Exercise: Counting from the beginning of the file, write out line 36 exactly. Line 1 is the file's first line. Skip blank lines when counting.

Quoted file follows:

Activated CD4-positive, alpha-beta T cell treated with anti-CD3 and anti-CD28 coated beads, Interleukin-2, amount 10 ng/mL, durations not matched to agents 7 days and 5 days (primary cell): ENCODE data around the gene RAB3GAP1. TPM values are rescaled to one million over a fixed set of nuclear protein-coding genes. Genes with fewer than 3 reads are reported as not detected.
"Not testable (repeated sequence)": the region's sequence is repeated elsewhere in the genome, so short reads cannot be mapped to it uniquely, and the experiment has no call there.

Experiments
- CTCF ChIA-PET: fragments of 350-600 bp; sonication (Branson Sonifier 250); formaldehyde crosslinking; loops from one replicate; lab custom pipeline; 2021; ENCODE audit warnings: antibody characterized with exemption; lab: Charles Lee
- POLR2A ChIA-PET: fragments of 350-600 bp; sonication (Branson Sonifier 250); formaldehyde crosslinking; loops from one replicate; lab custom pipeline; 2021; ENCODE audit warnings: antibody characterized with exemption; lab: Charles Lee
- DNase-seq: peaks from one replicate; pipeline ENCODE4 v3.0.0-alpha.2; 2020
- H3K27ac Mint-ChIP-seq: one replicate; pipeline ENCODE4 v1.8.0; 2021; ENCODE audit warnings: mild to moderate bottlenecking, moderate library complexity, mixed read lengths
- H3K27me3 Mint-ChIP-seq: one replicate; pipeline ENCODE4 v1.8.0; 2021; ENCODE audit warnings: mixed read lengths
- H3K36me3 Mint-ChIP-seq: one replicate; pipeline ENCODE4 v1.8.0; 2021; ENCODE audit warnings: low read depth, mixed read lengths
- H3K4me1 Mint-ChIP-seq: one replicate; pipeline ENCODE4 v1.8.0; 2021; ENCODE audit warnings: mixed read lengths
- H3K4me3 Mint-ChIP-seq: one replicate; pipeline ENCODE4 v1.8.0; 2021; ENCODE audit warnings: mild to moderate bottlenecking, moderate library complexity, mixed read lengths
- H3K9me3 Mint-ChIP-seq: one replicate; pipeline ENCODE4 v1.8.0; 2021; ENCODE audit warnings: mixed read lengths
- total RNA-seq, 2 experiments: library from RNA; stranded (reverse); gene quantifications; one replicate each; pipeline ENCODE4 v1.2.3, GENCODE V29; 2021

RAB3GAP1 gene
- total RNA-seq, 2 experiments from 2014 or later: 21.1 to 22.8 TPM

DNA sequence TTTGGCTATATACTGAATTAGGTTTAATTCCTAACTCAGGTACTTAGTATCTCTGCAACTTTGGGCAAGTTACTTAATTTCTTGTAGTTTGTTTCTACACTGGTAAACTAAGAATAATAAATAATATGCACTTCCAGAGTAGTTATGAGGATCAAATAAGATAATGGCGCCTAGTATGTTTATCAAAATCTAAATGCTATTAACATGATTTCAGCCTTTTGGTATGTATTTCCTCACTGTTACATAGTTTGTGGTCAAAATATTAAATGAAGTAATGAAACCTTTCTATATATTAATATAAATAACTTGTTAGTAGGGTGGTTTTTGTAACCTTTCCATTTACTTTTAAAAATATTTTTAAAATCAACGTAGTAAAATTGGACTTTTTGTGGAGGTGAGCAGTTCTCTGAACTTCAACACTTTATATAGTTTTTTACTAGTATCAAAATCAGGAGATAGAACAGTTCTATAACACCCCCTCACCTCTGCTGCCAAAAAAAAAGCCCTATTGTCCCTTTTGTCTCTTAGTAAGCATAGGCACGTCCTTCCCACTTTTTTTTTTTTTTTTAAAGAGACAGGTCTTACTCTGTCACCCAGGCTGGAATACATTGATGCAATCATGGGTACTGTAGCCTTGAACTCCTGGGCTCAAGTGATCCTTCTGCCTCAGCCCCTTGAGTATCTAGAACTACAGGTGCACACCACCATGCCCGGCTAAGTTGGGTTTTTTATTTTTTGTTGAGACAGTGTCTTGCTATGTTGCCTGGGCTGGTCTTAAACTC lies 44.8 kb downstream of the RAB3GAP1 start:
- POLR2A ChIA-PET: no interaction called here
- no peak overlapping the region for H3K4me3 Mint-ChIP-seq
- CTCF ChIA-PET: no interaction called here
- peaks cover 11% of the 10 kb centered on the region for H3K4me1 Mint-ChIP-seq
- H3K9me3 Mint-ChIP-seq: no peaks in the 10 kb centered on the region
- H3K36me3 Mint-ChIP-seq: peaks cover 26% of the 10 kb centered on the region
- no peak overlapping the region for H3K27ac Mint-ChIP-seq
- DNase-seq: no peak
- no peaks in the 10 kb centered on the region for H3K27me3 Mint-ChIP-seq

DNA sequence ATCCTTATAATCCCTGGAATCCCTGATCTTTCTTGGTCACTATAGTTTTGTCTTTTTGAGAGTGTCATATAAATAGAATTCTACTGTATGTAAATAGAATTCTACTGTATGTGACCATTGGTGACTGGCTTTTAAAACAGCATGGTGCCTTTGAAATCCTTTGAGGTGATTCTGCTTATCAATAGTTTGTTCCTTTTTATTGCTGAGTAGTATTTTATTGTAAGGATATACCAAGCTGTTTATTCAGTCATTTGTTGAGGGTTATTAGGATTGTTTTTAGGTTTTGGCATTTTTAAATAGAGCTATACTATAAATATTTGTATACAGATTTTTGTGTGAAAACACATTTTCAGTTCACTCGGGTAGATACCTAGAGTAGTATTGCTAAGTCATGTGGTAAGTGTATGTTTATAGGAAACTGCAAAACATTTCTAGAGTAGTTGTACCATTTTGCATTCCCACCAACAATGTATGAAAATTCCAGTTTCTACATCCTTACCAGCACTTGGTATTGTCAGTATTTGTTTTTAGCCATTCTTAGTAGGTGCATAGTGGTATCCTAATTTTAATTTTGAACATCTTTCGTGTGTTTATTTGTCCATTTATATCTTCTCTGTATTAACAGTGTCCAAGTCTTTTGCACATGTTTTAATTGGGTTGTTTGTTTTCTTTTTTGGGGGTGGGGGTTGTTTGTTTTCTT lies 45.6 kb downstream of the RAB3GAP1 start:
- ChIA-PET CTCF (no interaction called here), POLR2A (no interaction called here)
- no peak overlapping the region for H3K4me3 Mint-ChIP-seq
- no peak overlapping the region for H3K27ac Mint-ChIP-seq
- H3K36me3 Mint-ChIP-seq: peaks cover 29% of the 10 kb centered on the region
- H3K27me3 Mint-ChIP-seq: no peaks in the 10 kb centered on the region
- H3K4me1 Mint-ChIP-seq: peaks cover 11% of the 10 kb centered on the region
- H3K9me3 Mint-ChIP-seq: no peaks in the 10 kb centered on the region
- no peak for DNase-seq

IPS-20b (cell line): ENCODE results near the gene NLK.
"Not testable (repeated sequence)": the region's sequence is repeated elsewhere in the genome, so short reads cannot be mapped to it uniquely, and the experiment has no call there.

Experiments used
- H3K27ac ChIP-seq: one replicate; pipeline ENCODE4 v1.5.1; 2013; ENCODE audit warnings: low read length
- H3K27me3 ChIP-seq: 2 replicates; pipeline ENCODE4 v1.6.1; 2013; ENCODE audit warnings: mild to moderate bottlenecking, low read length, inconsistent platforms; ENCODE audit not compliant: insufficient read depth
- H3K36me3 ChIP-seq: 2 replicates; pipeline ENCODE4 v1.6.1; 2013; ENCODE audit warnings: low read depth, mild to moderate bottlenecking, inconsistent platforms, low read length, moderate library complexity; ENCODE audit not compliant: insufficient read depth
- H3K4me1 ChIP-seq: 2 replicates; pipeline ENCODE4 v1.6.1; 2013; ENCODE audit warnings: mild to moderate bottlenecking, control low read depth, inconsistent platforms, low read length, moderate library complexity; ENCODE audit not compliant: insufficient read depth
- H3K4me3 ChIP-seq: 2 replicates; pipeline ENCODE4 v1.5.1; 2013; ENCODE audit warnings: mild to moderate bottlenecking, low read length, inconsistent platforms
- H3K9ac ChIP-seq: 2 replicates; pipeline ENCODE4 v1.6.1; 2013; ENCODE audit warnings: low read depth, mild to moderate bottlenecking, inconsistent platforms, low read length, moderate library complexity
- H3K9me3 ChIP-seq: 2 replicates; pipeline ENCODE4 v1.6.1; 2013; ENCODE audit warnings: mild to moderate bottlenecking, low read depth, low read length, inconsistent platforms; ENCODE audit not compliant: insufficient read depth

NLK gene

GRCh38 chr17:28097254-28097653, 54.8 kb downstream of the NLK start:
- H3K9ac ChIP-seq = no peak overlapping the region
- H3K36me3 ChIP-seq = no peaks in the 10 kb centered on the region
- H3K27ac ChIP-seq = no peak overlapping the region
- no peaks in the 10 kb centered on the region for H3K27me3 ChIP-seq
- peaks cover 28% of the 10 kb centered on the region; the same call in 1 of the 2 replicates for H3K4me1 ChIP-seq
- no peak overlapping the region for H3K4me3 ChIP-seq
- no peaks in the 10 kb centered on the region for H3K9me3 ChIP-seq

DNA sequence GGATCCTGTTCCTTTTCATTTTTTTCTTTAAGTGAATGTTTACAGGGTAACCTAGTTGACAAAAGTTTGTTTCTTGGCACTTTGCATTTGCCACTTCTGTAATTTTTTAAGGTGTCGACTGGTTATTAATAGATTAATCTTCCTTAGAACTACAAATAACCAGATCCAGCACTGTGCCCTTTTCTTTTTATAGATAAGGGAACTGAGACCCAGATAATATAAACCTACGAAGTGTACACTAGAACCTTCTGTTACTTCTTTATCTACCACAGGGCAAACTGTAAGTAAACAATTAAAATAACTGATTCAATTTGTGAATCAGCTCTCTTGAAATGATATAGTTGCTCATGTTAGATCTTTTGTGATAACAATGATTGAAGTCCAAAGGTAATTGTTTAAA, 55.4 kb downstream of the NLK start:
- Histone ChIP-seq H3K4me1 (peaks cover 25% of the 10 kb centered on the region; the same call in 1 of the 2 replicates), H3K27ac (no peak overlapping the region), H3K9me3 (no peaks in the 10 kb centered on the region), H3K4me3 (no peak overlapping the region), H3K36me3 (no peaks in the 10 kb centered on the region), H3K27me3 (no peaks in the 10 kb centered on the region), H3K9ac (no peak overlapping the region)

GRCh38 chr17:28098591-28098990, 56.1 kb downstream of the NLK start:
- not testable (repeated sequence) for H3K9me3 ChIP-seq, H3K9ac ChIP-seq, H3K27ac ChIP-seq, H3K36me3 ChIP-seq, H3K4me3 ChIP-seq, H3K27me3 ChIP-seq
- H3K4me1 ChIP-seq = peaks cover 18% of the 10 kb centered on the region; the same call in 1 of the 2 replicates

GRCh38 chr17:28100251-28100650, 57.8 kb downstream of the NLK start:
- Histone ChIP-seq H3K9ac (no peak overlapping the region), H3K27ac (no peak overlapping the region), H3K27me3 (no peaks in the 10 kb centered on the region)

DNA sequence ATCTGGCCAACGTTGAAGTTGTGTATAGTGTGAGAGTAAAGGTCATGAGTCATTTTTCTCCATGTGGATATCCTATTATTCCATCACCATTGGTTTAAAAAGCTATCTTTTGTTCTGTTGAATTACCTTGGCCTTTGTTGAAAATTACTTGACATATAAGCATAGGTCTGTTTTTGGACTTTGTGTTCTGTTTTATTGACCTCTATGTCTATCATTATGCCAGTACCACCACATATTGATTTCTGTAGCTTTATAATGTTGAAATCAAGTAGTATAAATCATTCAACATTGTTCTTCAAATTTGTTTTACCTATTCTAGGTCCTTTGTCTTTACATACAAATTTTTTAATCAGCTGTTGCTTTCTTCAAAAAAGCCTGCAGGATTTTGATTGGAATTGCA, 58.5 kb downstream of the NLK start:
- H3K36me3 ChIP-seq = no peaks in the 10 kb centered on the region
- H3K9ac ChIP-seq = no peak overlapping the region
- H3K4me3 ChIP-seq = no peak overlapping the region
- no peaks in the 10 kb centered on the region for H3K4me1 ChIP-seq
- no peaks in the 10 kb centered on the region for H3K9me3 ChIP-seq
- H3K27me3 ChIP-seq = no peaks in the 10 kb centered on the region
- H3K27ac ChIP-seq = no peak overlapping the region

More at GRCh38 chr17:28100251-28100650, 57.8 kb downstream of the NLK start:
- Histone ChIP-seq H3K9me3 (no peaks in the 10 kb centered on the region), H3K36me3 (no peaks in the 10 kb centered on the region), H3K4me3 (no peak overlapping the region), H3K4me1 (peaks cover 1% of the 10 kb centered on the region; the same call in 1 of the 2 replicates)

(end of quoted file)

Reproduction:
"Not testable (repeated sequence)": the region's sequence is repeated elsewhere in the genome, so short reads cannot be mapped to it uniquely, and the experiment has no call there.